When someone I meet for the first time asks me the usual question: “So, what do you do?” I like to answer that I have two full-time jobs. Then, my question to them is: “Which one would you like to know about? The one that pays me a more than decent salary, allows me to have stability, benefits and a comfortable pension? Or the one that is nothing but challenge after challenge and actually costs me a few thousand dollars every year?”
Most people will pick the second one. And I don’t even need to add: “Oh, against all odds, the latter one fuels my soul and enables me to thrive.”
I am not sure exactly why. Is it due to sheer curiosity or because they guess that the second job is, in fact, my real passion?
Some of you might have deduced that I am employed by the federal public service. My second “job” is to develop my craft as a fiction writer. Why am I losing money because of writing? Last year, I decided I needed to find a purpose, feel engaged in something, and asked for a 20 percent cut in my salary to benefit from a day off. I basically bought time.
My economically irrational behavior did not surprise most of my friends and colleagues. Their reply often was: “You’re so lucky!” I kept wondering on the bus back home what was wrong with the system. Why was it that, as Gallup noted, in 2002 70 percent of U.S. employees were not engaged or actively unengaged at work? Why couldn’t their job motivate them?
The answer to my questions came when I read literature on public service renewal. I started putting down a list of what characterized my alternative job to understand what motivated me, with the hope of transposing it into work. All in all, the questions boiled down to one: why am I putting a ridiculous number of hours into something that doesn’t bring me any external rewards, in other words, no money or fame?
It didn’t take long to figure out that what I get from writing are intrinsic rewards, or more accurately, intrinsic motivation. I love playing with words, designing epic plot lines, and giving life to characters. I enjoy the act of writing fiction in itself; it enables me to reach the state of flow more often than anything else. I am on the way to mastering a craft with the knowledge that I may never reach mastery, and it doesn’t matter.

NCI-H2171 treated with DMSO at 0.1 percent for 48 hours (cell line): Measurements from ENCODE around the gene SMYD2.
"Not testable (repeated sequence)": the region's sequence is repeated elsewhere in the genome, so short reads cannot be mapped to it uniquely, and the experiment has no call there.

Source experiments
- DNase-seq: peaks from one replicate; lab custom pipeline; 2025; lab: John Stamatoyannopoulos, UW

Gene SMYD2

There is more to it, though. I discovered that the feeling of freedom is also a great motivator. One day, a good friend of mine asked to be part of my creation process. At first, ideas started pouring, but when I decided to hand him the role of “Motivator” and “Keeper of Discipline,” everything went wrong. I started writing with the unpleasant feeling that he was breathing down my neck, pressuring me to perform. I had just gained a supervisor and the autonomy that walks alongside intrinsic motivation was lost.
How does it all relate to changing the work environment? How could we apply at work what keeps our fire burning elsewhere? In a knowledge economy where creativity must be used to solve complex problems, disengaged employees will accomplish the job but will rarely exceed expectations. How does one make public servants, any employees for that matter, feel more passionate and motivated? Including elements that feed our passions could be a start. Autonomy over how we do our work and over what we work on, inside the organization’s objectives, would enable us to find out what motivates us and in what areas we wish to pursue mastery.
My uncle once told me, after hearing my complaints “You know, son, when I was your age, I was glad just to have a job.” And I am grateful I do. But when I imagine all we could accomplish, as a society, if work didn’t feel so much like a chore, I am tempted to tell my uncle: “Shouldn’t we aim higher?”
Jean-Philippe Veilleux is an aspiring author who has written two novels and numerous short stories, yet to be published. To pay the bills, he joined the federal public service in 2008 and now works as a foresight and policy analyst at Policy Horizons Canada.